September 25, 2014
By Katie Humphrey
It could be a story from “The Onion”: Join an online country club for the elite, memberships starting at $9,000.
Except it’s true. Last week, a Minneapolis man launched Netropolitan.Club, a social network for the rich and exclusive. Forget the commoners on Twitter and Facebook. Netropolitan founder James Touchi-Peters bills his site as “a place to talk about fine wine, fancy cars and lucrative business decisions without judgment.”
Its Sept. 16 launch got so much buzz — mostly of the snarky variety — that Jimmy Fallon mentioned it on “The Tonight Show,” imagining posts about firing the gardener and the caviar bucket challenge.
The site’s landing page got so many hits it was slow to load. Then the hackers descended. On Sunday evening, Touchi-Peters, who used to conduct the Minnesota Philharmonic Orchestra, pulled the site down for security upgrades.
“We were aware that people would try to hack the Netropolitan Club, but we were not prepared for the overwhelming amount of attacks,” he said in a statement posted on the Netropolitan Club’s Facebook page. (Because, apparently, even elite social networks need Facebook.)
He said it would be back up by the end of the week.
But will it catch on? We may never know. Touchi-Peters won’t say how many members have joined the site, or give any hint of their backgrounds. He also won’t give anyone a peek at the advertising-free network — unless they pony up the whopping membership payment.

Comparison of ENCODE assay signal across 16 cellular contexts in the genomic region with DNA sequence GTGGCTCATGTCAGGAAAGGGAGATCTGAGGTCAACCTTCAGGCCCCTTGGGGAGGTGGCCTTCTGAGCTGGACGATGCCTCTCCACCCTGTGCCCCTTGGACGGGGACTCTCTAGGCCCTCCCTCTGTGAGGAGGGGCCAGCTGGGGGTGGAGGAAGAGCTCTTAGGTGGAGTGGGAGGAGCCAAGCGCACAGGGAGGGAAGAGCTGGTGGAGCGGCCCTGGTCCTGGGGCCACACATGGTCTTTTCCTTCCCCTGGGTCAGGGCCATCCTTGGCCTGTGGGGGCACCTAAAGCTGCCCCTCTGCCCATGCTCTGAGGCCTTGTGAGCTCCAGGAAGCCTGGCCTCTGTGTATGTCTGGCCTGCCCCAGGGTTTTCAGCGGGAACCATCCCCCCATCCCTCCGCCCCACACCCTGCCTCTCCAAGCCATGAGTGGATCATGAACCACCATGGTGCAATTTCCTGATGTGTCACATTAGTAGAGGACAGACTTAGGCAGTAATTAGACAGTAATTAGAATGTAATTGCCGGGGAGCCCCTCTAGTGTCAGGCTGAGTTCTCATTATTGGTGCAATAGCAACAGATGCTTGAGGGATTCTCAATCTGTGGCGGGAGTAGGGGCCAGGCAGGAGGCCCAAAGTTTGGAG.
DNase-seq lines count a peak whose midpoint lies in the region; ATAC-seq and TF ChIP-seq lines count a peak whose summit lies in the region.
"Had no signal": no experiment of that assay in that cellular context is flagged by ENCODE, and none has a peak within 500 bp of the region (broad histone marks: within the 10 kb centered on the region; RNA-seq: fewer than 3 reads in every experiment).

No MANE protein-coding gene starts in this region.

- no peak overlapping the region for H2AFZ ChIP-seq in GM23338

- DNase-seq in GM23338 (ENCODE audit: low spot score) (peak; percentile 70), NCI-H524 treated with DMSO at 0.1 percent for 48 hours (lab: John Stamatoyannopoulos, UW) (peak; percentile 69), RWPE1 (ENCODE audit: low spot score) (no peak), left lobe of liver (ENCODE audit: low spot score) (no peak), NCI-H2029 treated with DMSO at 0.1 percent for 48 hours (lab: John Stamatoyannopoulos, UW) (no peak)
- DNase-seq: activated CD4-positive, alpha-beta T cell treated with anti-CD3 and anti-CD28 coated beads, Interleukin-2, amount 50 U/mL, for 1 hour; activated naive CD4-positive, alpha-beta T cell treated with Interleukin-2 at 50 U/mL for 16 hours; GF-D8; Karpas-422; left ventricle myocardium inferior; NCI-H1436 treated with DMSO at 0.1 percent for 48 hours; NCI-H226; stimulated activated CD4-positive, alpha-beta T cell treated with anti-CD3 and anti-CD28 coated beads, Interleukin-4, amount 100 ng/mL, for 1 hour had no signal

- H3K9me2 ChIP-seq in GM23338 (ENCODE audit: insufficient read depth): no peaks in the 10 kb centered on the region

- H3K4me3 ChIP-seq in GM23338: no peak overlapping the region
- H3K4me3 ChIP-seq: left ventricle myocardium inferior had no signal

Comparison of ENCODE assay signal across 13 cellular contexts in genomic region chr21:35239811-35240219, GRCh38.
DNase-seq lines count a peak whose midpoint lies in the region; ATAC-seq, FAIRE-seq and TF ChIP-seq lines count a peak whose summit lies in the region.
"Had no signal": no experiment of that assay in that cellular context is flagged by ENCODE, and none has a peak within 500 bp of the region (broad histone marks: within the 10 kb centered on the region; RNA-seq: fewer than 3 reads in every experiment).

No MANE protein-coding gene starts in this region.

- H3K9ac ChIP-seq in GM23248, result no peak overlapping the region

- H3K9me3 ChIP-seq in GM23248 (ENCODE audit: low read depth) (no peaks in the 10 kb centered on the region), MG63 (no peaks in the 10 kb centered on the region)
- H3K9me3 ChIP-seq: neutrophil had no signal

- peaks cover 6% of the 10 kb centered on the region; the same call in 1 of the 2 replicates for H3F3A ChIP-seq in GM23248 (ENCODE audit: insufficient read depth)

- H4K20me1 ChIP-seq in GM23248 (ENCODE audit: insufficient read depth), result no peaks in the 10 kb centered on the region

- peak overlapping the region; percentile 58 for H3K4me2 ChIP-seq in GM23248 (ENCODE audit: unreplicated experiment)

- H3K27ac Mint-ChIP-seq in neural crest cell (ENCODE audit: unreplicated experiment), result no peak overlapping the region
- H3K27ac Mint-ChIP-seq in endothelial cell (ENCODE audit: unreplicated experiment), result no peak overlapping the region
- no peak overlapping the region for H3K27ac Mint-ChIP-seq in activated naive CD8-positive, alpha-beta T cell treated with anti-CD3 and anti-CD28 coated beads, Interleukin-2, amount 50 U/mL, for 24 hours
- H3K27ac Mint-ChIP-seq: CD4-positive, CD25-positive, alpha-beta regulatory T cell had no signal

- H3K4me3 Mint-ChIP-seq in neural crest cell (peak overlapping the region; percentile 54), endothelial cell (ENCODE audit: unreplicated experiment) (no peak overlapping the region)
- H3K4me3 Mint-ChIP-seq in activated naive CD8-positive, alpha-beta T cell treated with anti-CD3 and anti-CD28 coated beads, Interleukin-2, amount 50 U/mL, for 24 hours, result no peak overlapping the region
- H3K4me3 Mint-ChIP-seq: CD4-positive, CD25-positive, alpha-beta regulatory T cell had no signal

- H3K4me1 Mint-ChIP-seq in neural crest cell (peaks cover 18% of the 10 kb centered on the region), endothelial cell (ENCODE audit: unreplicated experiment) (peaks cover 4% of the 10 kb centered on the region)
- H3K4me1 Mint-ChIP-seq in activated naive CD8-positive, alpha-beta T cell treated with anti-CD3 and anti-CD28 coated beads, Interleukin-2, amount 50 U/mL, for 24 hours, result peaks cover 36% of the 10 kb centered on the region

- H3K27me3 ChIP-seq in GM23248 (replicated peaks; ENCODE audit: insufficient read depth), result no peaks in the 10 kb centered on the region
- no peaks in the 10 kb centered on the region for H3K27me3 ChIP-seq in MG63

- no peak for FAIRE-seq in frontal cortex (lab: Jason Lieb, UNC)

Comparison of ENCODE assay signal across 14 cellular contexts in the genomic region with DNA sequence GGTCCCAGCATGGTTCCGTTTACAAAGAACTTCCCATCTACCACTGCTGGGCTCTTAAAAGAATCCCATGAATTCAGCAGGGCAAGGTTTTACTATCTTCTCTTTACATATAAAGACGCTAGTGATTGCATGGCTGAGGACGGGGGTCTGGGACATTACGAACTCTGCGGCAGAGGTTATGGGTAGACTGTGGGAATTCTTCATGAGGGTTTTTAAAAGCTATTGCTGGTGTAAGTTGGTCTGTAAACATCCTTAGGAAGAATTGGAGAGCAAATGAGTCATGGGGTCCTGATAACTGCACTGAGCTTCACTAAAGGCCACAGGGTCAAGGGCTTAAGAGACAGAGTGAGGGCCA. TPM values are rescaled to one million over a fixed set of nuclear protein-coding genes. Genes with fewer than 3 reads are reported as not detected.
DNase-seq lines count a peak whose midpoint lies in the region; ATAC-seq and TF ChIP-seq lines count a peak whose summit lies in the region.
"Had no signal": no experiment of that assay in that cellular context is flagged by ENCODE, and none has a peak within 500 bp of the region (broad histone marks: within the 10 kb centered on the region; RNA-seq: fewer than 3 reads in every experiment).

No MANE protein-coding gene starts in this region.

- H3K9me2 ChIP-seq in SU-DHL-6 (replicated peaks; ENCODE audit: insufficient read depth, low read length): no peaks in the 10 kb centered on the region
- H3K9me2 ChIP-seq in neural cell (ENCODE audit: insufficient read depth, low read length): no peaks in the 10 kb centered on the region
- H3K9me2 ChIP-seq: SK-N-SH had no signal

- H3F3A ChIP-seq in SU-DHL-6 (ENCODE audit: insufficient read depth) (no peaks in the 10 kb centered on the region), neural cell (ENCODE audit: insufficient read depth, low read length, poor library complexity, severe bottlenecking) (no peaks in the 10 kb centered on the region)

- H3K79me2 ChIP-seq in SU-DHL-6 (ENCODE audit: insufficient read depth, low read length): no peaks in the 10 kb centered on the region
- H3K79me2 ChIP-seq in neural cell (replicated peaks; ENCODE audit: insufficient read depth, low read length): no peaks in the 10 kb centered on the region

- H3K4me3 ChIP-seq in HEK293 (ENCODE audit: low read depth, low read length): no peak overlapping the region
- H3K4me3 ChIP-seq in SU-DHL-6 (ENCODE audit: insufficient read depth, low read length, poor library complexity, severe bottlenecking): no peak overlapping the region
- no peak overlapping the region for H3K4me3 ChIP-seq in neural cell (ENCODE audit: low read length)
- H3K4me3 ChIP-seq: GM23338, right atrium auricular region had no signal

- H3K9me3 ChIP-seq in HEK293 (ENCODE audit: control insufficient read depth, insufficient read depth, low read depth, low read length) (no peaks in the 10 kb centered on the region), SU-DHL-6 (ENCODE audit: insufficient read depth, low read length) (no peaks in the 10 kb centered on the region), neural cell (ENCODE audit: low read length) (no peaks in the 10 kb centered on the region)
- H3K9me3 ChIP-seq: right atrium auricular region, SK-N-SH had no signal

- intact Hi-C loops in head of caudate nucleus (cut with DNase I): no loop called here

“The attraction is that it’s private,” he said. “So far it’s exceeded our wildest expectations.”
Still, it could be a tough sell.
Privacy is valuable to the wealthy, but so is value, said Milton Pedraza, CEO of the Luxury Institute, a New York City research firm specializing in data and insights of high-net-worth consumers.
“I’m a bit of a skeptic,” Pedraza said of Netropolitan. “What are the benefits?”
Previous attempts to create elite-only networks have mostly fizzled, Pedraza said. One that is still active, ASmallWorld, is focused on jet-setting young adults, offering travel perks and hosting parties around the world. Membership, by invitation only, is $105 a year.
Touchi-Peters, a musician who travels frequently, said Netropolitan is aimed at like-minded people who may not have time to socialize in person, a group he calls the “working wealthy.” Or, he said, it could also appeal to rich people who live in rural areas and don’t have access to traditional social clubs. Users create profiles and can post on message boards organized by interest.
“Most people are going to join to meet other people,” Touchi-Peters said.
More specifically, people who can afford $9,000 upfront and the subsequent $3,000 annual fee.
So much for the idea of an open, egalitarian Internet.
That was a myth, anyway, said Seth Lewis, assistant professor of digital media and journalism at the University of Minnesota. Even Facebook started as the digital playground of Ivy League college students.
“It’s almost like [Netropolitan is] trying to put the genie back in the bottle,” Lewis said, referring to the site’s exclusivity. “The proposition is interesting. It’s hard to see how it succeeds.”As for the name Netropolitan, Touchi-Peters said, it’s a play on the words “metropolitan” and “Internet.” He wanted something that spoke to a cosmopolitan crowd, but the title “Cosmopolitan” was already taken.
“Netropolitan does not stand for ‘net worth,’ ” Touchi-Peters said.
But you’d better be worth a lot if you’re going to get past the virtual gate.